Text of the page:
The annual Destiny Rising gala benefits the awesome New York City Dance Alliance Foundation, which is dedicated to helping young dancers fund their college educations. So how fitting is it that at last night's Destiny Rising performance, it was a college dance company that stole the show?
That would be the Conservatory Dance Company of Point Park University, which performed Garfield Lemonius' Memoirs. I have this terrible stereotype in my head of college dance groups doing sedate, solemn, stuffy pieces, but Memoirs allowed Point Park's beautiful dancers to show us the full range of their talents. Clad in flowing red dresses, the company's guys and girls tore through the intricate, emotionally wrenching choreography.
The best part? The cast included two of our favorite NYCDA alums, Kali Grinder and Victoria McWilliams, both recipients of NYCDA Foundation scholarships. And they were in top form. It looks like college has allowed them to both grow as dancers and mature as artists—and that's what the college dance experience is all about, Charlie Brown.
That's not to mention all of the evening's other fun performances. For the bunheads, there was the ABT Studio Company's exceptional Catherine Hurlin and Oliver Oguma in the kicky Flames of Paris pas de deux, followed by New York City Ballet's Brittany Pollack and Jonathan Stafford (real-life couple alert!) in the White Swan pas. For the contemporary buffs, there was Cedar Lake standout Jon Bond's lush The Devil Was Me, featuring several other CL dancers (including our baby-who's-all-grown-up-now, Ida Saki). And for everyone, there was Grace Buckley's gleeful Sing, Sing, Sing, starring the likes of Amber Jackson, Corey Snide, Ryan Steele and Jakob Karr. They dared us to stop smiling. I couldn't.
Want to find out more about the NYCDA Foundation and how you can apply for scholarships? Take a look at the organization's website.
Last night on "So You Think You Can Dance" the Top 16 showed up ready to wow the judges and win America's hearts. But for two dancers, it just wasn't enough. After last week's votes, the six dancers in jeopardy were Amber, Lindsay, Eliana, George, Brandon and Dareian. The judges—Nigel, Mary and Christina Applegate—chose to say goodbye to Amber and Brandon. It's always hard to see dancers go home, but we were especially sad to see our former cover girl go. We love you, Amber!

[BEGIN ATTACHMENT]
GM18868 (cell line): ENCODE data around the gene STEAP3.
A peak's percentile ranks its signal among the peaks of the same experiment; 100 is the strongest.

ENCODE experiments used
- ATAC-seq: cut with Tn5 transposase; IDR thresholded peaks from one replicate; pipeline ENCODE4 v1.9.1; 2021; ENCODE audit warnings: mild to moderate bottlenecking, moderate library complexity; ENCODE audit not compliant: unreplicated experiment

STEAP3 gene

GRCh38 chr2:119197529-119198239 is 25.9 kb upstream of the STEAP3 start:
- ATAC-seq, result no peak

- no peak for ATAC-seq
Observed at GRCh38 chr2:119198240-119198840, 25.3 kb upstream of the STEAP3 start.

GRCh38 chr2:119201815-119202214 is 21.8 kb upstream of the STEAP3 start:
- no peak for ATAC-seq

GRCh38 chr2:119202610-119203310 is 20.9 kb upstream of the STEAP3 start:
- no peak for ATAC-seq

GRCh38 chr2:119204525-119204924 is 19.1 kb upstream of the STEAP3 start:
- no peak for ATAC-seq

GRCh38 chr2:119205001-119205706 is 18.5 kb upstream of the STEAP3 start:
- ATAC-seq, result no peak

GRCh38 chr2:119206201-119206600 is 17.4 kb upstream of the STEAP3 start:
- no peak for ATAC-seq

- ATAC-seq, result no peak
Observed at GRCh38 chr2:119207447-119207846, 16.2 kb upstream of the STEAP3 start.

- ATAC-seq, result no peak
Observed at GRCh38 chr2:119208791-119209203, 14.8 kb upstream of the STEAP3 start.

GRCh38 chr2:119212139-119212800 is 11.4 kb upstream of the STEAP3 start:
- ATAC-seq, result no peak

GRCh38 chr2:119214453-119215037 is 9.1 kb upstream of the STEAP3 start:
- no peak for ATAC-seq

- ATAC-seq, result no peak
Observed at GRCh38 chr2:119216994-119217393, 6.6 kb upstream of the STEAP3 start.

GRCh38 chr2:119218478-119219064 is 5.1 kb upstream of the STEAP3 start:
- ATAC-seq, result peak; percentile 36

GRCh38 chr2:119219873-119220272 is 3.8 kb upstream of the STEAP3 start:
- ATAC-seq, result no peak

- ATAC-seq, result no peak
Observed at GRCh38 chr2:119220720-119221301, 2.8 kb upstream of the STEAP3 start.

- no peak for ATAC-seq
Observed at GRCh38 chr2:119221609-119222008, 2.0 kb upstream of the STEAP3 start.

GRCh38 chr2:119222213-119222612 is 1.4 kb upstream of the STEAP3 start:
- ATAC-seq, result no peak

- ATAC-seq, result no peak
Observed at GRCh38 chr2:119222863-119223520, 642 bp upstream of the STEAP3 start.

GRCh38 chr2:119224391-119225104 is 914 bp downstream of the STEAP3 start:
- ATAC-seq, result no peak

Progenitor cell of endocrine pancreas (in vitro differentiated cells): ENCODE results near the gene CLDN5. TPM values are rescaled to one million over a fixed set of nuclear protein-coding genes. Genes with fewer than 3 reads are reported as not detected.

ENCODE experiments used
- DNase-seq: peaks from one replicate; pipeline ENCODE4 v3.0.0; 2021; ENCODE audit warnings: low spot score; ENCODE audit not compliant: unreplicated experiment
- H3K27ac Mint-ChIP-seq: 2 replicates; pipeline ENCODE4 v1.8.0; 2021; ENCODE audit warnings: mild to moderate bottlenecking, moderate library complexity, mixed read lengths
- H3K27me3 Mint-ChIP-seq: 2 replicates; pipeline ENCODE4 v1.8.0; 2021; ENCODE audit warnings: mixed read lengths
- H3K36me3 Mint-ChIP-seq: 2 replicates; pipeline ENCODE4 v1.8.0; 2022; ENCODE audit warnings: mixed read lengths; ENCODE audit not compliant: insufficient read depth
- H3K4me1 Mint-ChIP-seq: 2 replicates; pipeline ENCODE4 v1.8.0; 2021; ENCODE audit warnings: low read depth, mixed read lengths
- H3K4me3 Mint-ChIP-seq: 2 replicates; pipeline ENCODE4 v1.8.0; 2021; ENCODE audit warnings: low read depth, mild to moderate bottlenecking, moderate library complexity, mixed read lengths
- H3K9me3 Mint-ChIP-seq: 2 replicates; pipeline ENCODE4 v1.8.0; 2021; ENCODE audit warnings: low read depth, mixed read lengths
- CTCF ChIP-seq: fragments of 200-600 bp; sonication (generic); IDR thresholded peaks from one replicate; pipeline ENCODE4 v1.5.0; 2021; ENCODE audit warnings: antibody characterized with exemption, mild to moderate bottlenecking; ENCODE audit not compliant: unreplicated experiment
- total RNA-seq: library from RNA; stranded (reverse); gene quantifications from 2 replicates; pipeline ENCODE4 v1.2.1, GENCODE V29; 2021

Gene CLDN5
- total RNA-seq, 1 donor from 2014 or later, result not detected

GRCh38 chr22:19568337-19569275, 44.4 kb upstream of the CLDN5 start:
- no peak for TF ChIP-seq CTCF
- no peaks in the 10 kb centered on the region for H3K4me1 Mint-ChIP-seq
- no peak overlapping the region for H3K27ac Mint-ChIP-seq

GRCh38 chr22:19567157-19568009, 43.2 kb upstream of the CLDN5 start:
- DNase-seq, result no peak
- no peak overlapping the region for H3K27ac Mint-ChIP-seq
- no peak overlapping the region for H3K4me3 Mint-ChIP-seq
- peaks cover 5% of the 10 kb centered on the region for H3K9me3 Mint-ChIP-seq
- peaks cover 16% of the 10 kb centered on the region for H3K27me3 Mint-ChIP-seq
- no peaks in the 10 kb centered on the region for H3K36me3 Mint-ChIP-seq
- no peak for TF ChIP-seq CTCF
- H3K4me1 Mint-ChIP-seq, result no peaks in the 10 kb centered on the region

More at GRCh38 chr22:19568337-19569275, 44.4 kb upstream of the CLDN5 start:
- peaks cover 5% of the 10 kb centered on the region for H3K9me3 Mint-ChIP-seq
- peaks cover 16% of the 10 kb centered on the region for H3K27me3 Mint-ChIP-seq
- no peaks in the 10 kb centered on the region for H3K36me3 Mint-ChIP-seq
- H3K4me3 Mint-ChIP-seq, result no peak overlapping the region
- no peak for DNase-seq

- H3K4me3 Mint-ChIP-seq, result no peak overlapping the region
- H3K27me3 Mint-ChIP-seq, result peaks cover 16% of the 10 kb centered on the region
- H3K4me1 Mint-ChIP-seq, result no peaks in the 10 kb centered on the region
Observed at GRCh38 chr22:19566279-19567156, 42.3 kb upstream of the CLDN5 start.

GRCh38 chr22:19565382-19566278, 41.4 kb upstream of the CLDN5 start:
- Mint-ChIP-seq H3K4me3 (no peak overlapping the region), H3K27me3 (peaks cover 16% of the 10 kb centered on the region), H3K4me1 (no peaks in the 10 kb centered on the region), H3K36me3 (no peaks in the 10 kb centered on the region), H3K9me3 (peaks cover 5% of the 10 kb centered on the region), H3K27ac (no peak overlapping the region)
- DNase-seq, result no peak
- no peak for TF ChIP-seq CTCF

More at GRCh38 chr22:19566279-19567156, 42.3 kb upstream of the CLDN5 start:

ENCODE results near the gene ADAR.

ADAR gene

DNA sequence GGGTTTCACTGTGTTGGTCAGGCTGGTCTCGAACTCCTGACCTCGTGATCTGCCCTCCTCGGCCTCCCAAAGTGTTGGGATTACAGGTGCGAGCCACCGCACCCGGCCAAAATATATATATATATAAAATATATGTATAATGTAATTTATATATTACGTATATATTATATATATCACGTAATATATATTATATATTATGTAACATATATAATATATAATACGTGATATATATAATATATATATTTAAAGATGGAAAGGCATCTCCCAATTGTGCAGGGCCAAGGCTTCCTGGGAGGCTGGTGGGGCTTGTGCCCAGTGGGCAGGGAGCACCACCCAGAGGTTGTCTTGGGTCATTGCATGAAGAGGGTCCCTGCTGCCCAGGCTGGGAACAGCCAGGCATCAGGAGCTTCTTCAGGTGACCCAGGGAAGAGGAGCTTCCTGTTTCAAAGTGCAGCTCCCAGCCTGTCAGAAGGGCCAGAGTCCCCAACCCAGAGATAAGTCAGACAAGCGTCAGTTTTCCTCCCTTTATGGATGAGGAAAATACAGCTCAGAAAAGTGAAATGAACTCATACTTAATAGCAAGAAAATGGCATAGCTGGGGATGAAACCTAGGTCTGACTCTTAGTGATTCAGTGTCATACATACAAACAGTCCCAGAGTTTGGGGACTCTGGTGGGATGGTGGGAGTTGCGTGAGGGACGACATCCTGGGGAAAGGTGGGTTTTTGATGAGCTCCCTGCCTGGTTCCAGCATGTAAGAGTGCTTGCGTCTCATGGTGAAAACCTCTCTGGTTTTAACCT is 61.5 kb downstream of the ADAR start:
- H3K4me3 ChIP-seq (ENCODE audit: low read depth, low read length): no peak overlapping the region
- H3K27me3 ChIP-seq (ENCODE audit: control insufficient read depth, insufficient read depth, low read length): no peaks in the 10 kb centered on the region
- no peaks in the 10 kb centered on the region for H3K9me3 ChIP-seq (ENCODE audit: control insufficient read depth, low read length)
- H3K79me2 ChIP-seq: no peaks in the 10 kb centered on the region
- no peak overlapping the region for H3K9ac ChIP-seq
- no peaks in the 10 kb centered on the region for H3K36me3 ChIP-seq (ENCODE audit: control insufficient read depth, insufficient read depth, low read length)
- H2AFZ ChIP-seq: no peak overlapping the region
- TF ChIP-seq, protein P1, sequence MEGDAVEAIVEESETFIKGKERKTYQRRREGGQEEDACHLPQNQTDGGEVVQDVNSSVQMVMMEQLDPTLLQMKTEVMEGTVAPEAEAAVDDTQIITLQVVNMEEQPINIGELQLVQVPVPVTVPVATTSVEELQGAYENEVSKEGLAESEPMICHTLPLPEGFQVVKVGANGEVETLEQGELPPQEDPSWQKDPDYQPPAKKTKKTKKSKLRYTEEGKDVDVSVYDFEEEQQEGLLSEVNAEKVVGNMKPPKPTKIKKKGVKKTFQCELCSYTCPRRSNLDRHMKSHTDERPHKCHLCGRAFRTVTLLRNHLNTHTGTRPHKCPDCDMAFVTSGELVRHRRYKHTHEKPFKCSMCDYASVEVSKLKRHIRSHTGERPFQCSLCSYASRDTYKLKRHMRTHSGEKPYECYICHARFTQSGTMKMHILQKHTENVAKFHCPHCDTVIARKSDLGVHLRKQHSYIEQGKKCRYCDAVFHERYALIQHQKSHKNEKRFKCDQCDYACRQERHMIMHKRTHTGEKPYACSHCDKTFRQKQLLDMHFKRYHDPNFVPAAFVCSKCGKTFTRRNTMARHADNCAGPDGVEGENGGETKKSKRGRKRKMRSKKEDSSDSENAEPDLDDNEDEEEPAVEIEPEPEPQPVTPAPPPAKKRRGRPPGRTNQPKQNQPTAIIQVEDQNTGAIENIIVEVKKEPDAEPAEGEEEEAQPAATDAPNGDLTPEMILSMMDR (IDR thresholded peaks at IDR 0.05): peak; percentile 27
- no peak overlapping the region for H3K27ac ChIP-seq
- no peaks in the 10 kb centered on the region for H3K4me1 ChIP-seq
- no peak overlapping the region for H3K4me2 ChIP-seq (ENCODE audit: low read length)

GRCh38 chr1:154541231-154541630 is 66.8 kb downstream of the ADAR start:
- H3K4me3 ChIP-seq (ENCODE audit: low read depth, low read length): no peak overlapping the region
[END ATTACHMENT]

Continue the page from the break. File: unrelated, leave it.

Now for the Top 5 Moments from last night’s episode of “SYTYCD!”
1. Witney and Chehon's contemporary routine. I'm pretty sure I've been dreaming of dancing to "I Will Always Love you" my whole life. Guess I'll just have to live vicariously through Witney (who was named after Whitney Houston?!) and Chehon. Stacey Tookey's choreo was stellar tonight—it was passionate and technical and the chemistry was so real.
2. Tiffany and George's hip-hop routine. Nappytabs bringing their real-life impending parenthood to life? Saaa-weet! I don't have any munchkins of my own yet, but I imagine when I do I'll be dying to bust out this choreo. Plus, Tiffany handled the routine like a boss. Girl's got swag.
3. Eliana and Cyrus's hip-hop routine. Tabitha and Napoleon were on fire last night—great choreo and concepts all over the place. And seriously, Cyrus might really be a robot. Yes, I think he is. Plus, did you catch Eliana's stink face? Get it, girl!